Media promotes partisan wars: “Let’s you and him fight.”

In a 1930s comic strip, Popeye the Sailor argued heatedly with Bluto, his enormous nemesis. “Let’s you and him fight,” Wimpy urged Popeye. That’s the first known use of the phrase.

Like Wimpy, the national media goads opposing sides into a fight, because a good dispute attracts viewers or readers.

Of course, bitter divisiveness exists between some conservatives and liberals, Republicans and Democrats. Differences run deep, and opinions may cause some to believe their opponents are not only wrong, but bad. Why make it worse?

Here’s a recent story that makes the point. It’s about a U.S. Supreme Court decision that attracted editorial attention last week, because it suggested that a conservative justice had flipped sides.

The decision came on a 5-to-4 vote of the justices. There are supposedly four liberals and four conservatives and possibly one swing justice on the Court.

The big news was Neil Gorsuch, the conservative judge put on the Court by President Trump, had voted with the four liberals. His appointment is one of Trump’s proudest accomplishments, so the implication in some reports was that Gorsuch had surprisingly betrayed Trump.

All of this added up to major news in the conservative-liberal wars. “Gorsuch Sides With Liberal Justices,” trumpeted a Wall Street Journal headline.

The only problem is the case had little to do with ideology. The Supreme Court was struggling, as usual, to determine what the law is.

In 2015, the Court voted 8-1 that a catchall federal law defining a violent felony was so vague that it could not be used in criminal sentencing. In that case, merely carrying an illegal weapon did not necessarily threaten violence. Courts could not interpret the law to make it a violent act.

The decision was written by Justice Antonin Scalia, the conservative hero whose sudden death opened the way to Gorsuch’s appointment as his successor on the Court. All the liberal justices and all the conservatives but one agreed with Scalia.

A week ago, the Court had a similar case. But this time, the language of the law was slightly different, and it did not relate to criminal punishment. The defendant could be thrown out of the country if he had threatened violence.

The four liberals found the law in this case was just about as unclear as in the previous case and the definition of violence too vague to apply. The sole dissenter in the first case kept to his view that neither wording was vague.

The minority in last week’s case thought the catchall language differed enough that this version was not unduly vague. The government argued that expulsion is not the same as being convicted of a crime, so the new language was good enough. One justice thought vagueness only mattered in criminal cases.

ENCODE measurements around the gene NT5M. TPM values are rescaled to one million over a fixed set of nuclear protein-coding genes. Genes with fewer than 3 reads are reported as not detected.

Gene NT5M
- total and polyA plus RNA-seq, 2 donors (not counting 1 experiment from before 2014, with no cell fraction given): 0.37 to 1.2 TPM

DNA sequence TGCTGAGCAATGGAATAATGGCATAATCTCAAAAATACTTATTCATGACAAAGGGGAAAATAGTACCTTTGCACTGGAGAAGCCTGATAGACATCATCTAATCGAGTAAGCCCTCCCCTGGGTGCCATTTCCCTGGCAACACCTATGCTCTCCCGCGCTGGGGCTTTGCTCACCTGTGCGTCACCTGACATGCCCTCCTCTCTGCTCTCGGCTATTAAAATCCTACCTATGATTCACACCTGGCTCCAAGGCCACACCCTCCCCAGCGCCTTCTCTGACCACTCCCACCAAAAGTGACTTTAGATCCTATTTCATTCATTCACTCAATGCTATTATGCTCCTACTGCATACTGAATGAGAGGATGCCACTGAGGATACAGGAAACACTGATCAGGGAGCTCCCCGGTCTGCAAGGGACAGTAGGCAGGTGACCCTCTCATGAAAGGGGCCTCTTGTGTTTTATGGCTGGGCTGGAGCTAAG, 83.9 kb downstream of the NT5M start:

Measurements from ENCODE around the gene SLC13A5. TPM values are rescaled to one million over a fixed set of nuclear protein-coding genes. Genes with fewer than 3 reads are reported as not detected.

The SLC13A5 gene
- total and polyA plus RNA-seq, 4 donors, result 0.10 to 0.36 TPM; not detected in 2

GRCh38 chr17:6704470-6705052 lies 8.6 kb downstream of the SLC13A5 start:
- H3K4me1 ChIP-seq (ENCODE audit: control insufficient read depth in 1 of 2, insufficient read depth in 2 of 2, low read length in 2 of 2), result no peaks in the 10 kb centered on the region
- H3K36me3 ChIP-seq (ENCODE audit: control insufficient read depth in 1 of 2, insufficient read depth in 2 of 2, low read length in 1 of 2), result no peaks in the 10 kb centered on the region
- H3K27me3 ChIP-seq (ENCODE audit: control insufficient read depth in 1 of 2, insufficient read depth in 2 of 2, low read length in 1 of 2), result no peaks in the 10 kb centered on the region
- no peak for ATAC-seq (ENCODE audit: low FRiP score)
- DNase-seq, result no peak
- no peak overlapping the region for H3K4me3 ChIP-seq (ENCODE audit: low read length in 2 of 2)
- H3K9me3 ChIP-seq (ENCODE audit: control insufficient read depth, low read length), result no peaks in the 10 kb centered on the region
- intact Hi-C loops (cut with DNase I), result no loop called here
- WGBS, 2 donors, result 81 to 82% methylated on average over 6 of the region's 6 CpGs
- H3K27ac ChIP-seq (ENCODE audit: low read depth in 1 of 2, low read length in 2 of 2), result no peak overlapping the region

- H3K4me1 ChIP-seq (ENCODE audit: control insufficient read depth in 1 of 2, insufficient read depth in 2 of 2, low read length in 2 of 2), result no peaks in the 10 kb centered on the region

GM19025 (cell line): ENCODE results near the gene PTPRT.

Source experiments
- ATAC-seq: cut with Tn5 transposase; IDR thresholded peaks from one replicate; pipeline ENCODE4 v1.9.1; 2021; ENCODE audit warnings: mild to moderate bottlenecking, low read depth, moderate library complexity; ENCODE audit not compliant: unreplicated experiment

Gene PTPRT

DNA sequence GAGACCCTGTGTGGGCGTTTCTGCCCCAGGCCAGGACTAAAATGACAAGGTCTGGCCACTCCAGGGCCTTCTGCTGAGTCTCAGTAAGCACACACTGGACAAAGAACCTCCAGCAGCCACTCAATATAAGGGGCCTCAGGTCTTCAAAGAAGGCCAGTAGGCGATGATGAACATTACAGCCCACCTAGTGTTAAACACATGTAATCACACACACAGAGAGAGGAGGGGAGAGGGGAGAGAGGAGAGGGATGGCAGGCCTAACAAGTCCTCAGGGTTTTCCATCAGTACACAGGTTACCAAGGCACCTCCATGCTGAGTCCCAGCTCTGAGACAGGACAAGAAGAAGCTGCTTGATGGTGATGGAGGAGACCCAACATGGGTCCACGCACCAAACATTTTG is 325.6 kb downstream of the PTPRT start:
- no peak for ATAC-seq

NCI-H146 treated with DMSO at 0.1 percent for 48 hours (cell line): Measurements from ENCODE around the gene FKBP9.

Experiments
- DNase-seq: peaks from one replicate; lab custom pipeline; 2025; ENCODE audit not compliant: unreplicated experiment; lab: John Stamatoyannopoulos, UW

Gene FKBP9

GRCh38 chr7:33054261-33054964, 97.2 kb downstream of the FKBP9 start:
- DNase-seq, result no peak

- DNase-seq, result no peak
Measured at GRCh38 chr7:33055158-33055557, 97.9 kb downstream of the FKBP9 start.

Gorsuch agreed with Scalia’s reasoning and said it should apply to civil as well as criminal matters. In other words, the new justice took the same position on vagueness as the conservative idol he replaced. He ended up agreeing with the liberals who stuck to Scalia’s previous decision.

If you find all this either confusing or boring, you can understand why the Supreme Court should be composed of people able to think in depth about the law. But you may also see how, never mind the media coverage, this case had little to do with liberals versus conservatives.

Gorsuch was just doing his job, not fighting an ideological war. But it seemed newsworthy to imply that his decision was an unexpected switch to the left. That beats remarking that the liberals, along with Gorsuch, adopted a conservative position for individual rights against government power.

The media has taken to identifying all federal judges by whether they were appointed by a Republican or Democratic president. The false assumption is that they make decisions based on their political affiliation, though their job is to decide based on the law.

Recently, three judges on a federal appeals courts ruled that the Attorney-General could not cut off some funding for Chicago after he had determined it was a “sanctuary” city. The court found the Constitution’s separation of powers allowed only Congress, not an executive branch official, to make such a decision

The Republican Attorney-General was following directions from a Republican president. All three judges had been appointed by Republican presidents. But their loyalty was to the Constitution not to a political party.

In “Let’s You and Him Fight,” a cartoon film based on the comic strip, Popeye and Bluto fought to a draw.

The media should quit promoting more Popeye-Bluto bouts.

Gordon L. Weil

About Gordon L. Weil

Gordon L. Weil formerly wrote for the Washington Post and other newspapers, served on the U.S. Senate and EU staffs, headed Maine state agencies and was a Harpswell selectman.